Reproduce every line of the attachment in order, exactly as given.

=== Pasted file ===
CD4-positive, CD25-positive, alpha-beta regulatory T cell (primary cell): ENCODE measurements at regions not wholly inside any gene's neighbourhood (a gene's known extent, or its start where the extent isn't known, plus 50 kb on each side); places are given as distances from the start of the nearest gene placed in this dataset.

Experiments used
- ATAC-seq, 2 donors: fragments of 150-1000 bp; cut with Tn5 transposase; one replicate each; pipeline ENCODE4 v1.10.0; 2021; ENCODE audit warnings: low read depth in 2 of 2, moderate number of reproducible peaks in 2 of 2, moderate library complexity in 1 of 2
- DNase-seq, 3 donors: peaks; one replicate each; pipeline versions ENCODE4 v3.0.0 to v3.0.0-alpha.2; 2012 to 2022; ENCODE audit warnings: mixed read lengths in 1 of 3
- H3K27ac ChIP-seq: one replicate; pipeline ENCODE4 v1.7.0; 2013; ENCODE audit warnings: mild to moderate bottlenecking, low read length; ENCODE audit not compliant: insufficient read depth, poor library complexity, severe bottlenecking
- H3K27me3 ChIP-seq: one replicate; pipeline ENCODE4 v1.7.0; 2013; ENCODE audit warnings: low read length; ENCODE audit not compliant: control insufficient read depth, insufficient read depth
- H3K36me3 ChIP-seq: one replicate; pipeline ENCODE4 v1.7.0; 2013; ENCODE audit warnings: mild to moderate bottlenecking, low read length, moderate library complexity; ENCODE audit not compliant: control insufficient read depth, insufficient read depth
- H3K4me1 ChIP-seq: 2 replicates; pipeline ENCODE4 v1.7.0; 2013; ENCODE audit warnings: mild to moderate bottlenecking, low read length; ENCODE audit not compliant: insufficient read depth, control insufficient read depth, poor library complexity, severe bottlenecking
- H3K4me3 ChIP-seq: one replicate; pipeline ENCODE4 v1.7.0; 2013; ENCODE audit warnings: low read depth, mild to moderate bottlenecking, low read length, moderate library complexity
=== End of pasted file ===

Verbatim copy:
CD4-positive, CD25-positive, alpha-beta regulatory T cell (primary cell): ENCODE measurements at regions not wholly inside any gene's neighbourhood (a gene's known extent, or its start where the extent isn't known, plus 50 kb on each side); places are given as distances from the start of the nearest gene placed in this dataset.

Experiments used
- ATAC-seq, 2 donors: fragments of 150-1000 bp; cut with Tn5 transposase; one replicate each; pipeline ENCODE4 v1.10.0; 2021; ENCODE audit warnings: low read depth in 2 of 2, moderate number of reproducible peaks in 2 of 2, moderate library complexity in 1 of 2
- DNase-seq, 3 donors: peaks; one replicate each; pipeline versions ENCODE4 v3.0.0 to v3.0.0-alpha.2; 2012 to 2022; ENCODE audit warnings: mixed read lengths in 1 of 3
- H3K27ac ChIP-seq: one replicate; pipeline ENCODE4 v1.7.0; 2013; ENCODE audit warnings: mild to moderate bottlenecking, low read length; ENCODE audit not compliant: insufficient read depth, poor library complexity, severe bottlenecking
- H3K27me3 ChIP-seq: one replicate; pipeline ENCODE4 v1.7.0; 2013; ENCODE audit warnings: low read length; ENCODE audit not compliant: control insufficient read depth, insufficient read depth
- H3K36me3 ChIP-seq: one replicate; pipeline ENCODE4 v1.7.0; 2013; ENCODE audit warnings: mild to moderate bottlenecking, low read length, moderate library complexity; ENCODE audit not compliant: control insufficient read depth, insufficient read depth
- H3K4me1 ChIP-seq: 2 replicates; pipeline ENCODE4 v1.7.0; 2013; ENCODE audit warnings: mild to moderate bottlenecking, low read length; ENCODE audit not compliant: insufficient read depth, control insufficient read depth, poor library complexity, severe bottlenecking
- H3K4me3 ChIP-seq: one replicate; pipeline ENCODE4 v1.7.0; 2013; ENCODE audit warnings: low read depth, mild to moderate bottlenecking, low read length, moderate library complexity